Identify groups of customers who have similar needs and wants
Find a way of offering
( positioning ) a product which is attractive to those customer groups
Segmentation is about breaking up a larger market in to small, more manageable chunks
UK short breaks
Cruises for seniors
Better matching of customer needs
Customer needs differ. Creating separate products for each segment makes sense and provides customers with a better solution
Better opportunities for growth
More effective promotion
Market segmentation can build sales. For example, customers can be encouraged to "trade-up" after being introduced to a particular product with an introductory, lower-priced product
By segmenting markets, target customers can be reached more often and at lower cost
Gain a higher share of the market
Through careful segmentation and targeting, businesses can often become the market leader, even if the market is small
Businesses often target certain age groups. Good examples are toothpaste – look at the variety of toothpaste products for children and adults) and toys (e.g. pre-school, 5-9, 10-12, teen, family)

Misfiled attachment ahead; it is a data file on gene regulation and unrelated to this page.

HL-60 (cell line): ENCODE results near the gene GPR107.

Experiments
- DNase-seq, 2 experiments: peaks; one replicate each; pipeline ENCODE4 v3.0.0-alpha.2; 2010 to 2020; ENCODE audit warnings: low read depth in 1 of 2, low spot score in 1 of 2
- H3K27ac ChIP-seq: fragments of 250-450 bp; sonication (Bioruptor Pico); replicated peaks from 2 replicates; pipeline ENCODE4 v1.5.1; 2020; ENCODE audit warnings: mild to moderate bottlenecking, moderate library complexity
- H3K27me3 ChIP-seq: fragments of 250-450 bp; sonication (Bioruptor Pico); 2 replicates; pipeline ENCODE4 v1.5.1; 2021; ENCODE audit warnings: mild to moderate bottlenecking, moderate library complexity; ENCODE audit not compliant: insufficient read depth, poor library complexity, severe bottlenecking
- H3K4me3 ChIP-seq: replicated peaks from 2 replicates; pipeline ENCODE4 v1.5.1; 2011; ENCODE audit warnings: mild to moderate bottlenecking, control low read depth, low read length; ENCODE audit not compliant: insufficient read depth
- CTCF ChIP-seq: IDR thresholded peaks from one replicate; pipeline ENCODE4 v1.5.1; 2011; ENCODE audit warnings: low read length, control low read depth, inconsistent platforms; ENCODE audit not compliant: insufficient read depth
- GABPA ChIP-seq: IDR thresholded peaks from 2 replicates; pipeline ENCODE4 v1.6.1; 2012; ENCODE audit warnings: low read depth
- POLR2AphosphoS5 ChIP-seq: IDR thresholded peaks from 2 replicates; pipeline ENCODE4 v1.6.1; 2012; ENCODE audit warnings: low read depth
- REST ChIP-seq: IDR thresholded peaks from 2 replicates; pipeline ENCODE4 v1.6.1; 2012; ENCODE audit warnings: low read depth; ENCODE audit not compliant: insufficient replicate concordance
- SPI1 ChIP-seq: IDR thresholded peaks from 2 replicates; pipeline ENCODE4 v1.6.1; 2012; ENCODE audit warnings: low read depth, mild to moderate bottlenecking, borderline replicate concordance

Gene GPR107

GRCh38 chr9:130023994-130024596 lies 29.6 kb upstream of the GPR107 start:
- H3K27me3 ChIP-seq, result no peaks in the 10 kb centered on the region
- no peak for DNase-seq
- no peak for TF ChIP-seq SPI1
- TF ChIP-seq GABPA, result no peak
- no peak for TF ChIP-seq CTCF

We all know that males and females demand different types of the same product. Great examples include the clothing, hairdressing, magazine, toiletries and cosmetics markets
Income Many companies target rich consumers with luxury goods (e.g.
Lexus, Bang & Olufsen). Other businesses focus on products that appeal directly to consumers on low incomes (e.g. Aldi and Lidl
(discounted groceries) and fast-fashion retailers such as TK Maxx)
Social class Many businesses believe that a consumers "perceived" social class influences their preferences for cars, clothes, home furnishings, leisure activities and other products & services
• Lack of information and data: some markets are poorly researched with little information about what customers want
• Difficulty in measuring and predicting consumer behaviour: humans don’t all behave in the same way all of the time.
• Hard to reach customer segments once identified: it is one thing spotting a segment; it is another reaching target customers with an effective marketing message
The market map illustrates the range of “positions” that a product can take in a market based on two dimensions that are important to customers
– Helps spot gaps in the market
– Useful for analysing competitors
– Encourages use of market research
– Just because there is a “gap” doesn’t mean there is demand
– Not a guarantee of success
– How reliable is the market research?
Keep up-to-date with business stories, resources, quizzes and worksheets for your business course. Click the logo!